LIVES are in danger from speeding motorists on a Wearside estate that is split by a busy road, it’s claimed.
Members of Plains Farm and Humbledon Residents’ Association have raised the fears.
They say too many drivers are ignoring the 30mph speed limit on Premier Road.
The limit was cut from 40mph in October 2009.
Residents’ association secretary Ray Mowbray said: “The estate first campaigned about the speed limit about 30 years ago and finally had it put in place, but it doesn’t seem to have made much of a difference.
“The council took down the 40mph signs but didn’t replace them with 30mph ones because the road is now set at that speed limit for a long stretch, but people must not realise.
“The road runs through a built-up area and right next to Plains Farm Primary School, so it’s worrying to think that people are going so quickly along the road.
“Teachers and parents are becoming very worried for their children who cross the road when it is at some of its busiest times.”
A meeting , held at the Plains Farm and Humbledon Community Initiative was attended by residents, councillors, Northumbria Police and housing officials.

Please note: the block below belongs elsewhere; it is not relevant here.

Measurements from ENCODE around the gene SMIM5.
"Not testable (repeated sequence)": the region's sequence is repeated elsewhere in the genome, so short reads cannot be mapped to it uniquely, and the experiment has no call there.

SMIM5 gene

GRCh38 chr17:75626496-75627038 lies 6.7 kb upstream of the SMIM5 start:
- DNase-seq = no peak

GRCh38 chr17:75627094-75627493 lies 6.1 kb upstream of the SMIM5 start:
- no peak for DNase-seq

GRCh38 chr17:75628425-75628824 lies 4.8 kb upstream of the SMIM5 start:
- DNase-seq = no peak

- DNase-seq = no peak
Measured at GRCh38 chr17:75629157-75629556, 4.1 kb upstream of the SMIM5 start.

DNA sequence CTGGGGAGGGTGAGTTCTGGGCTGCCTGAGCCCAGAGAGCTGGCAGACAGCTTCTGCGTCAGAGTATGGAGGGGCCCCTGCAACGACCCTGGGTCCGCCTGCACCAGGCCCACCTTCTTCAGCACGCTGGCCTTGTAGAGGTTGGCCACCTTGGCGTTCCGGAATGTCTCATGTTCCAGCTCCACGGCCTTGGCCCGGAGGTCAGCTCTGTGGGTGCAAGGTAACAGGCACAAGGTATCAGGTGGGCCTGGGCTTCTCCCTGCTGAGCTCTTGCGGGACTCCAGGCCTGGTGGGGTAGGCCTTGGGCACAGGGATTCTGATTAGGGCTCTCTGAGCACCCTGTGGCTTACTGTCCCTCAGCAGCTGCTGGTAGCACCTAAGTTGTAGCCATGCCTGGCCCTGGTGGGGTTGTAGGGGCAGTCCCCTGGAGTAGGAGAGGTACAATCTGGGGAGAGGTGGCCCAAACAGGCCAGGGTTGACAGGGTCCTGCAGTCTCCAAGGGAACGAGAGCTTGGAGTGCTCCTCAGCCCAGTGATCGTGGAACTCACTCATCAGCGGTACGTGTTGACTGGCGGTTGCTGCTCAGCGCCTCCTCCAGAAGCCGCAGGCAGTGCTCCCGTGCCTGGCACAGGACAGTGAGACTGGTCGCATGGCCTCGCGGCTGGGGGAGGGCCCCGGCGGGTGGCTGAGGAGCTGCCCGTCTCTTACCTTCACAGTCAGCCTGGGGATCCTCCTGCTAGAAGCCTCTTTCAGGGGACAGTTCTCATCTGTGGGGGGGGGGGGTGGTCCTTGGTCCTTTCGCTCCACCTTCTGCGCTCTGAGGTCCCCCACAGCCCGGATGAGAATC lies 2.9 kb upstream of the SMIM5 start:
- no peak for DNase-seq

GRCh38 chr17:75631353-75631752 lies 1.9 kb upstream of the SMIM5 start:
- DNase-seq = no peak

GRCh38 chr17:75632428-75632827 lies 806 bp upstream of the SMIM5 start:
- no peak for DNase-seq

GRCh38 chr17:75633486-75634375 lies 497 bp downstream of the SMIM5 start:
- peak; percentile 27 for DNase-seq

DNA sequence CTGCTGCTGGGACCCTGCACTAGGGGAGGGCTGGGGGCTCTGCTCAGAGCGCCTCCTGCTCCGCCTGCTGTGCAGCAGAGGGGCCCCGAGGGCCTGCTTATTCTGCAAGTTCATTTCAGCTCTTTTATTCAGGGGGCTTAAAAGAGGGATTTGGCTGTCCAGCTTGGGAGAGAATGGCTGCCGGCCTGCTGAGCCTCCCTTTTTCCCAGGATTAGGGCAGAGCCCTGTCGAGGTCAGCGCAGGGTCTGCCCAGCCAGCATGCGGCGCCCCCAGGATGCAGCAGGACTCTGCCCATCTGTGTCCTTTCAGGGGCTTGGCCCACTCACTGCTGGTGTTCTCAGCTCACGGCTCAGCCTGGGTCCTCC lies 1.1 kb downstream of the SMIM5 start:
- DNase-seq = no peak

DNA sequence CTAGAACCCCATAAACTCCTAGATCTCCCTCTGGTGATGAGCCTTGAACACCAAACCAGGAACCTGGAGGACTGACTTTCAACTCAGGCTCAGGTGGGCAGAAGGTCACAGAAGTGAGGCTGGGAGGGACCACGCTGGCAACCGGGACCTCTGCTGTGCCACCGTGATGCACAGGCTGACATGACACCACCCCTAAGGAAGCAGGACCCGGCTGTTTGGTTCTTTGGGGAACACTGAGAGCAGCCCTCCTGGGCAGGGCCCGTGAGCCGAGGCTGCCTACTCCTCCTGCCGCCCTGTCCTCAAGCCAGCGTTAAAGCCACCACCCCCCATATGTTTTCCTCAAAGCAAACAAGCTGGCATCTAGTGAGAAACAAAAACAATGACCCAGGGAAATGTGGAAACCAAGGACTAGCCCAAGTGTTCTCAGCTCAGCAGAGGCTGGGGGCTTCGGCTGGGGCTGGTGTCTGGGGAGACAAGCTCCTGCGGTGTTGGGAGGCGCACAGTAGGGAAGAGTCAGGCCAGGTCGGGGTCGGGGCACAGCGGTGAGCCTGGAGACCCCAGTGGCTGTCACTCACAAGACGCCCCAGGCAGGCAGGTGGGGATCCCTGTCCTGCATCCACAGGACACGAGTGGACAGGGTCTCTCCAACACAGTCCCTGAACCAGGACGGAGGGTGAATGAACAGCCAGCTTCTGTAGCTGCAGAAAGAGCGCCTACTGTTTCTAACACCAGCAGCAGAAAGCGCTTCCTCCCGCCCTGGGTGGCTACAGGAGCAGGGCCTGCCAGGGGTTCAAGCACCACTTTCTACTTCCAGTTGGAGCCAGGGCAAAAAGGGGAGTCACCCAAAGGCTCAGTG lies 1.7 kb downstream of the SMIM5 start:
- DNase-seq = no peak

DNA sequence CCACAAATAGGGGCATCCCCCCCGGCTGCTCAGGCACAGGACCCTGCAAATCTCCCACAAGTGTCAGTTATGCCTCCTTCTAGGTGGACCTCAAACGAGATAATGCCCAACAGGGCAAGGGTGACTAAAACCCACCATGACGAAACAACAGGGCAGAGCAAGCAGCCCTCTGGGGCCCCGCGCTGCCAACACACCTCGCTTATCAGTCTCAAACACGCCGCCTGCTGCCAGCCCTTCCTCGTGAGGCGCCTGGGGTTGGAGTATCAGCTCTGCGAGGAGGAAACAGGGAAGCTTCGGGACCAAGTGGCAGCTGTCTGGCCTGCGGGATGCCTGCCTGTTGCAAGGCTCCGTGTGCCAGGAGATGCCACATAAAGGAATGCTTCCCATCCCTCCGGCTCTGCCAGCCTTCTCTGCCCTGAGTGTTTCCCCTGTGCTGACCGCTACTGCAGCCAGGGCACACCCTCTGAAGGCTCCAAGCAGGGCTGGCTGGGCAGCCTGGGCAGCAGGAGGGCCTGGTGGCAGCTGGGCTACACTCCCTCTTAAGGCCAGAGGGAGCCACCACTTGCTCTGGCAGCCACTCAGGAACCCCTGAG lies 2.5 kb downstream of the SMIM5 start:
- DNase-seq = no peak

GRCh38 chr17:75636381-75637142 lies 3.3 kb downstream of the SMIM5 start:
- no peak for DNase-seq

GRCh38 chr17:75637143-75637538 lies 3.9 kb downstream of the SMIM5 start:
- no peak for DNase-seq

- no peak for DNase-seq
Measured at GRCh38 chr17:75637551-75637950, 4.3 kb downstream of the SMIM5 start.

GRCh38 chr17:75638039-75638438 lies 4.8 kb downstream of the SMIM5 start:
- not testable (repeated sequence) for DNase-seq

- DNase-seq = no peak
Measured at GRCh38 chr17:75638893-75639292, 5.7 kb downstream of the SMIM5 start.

Ray, 56, of Hall Farm, added: “There have been a lot of accidents on the road over the year and there has been some fatalities, reducing the speed limit to 30mph should help to greatly reduce the amount of accidents – but only if people pay attention to it.
“Hopefully by raising awareness of the new limit people will drive accordingly.”
At the meeting, residents discussed the option of having a speed warning sign put up on the road.
One resident, who did not want to be named, said: “There’s a school on one side of the road so it’s terrible that people wouldn’t automatically slow down there with all those little kids.”
Stephen Pickering, deputy executive director of city services, said: “The speed limit on the whole of Premier Road was changed to 30mph in October 2009 in response to local people’s concerns about the inappropriateness of the 40mph speed limit in a residential area and the associated poor accident record.
“It was changed only after a period of public consultation to consider the views of pedestrian and motorists alike, local people were strongly in favour of the reduced speed limit.
“In a residential area, motorists should always assume that the speed limit is 30mph unless a higher or lower speed is signposted.
“The Department for Transport rules on traffic signing preclude, in a situation such as on Premier Road, putting up 30mph signs or repeater signs unless one was needed on a stretch of road with a lower or higher speed limit to avoid confusion.
“The speed limit changes also applied to Essen Way and parts of Silksworth Lane.
“We would hope that motorists would observe the legal speed limit along the entire stretch of Premier Road.”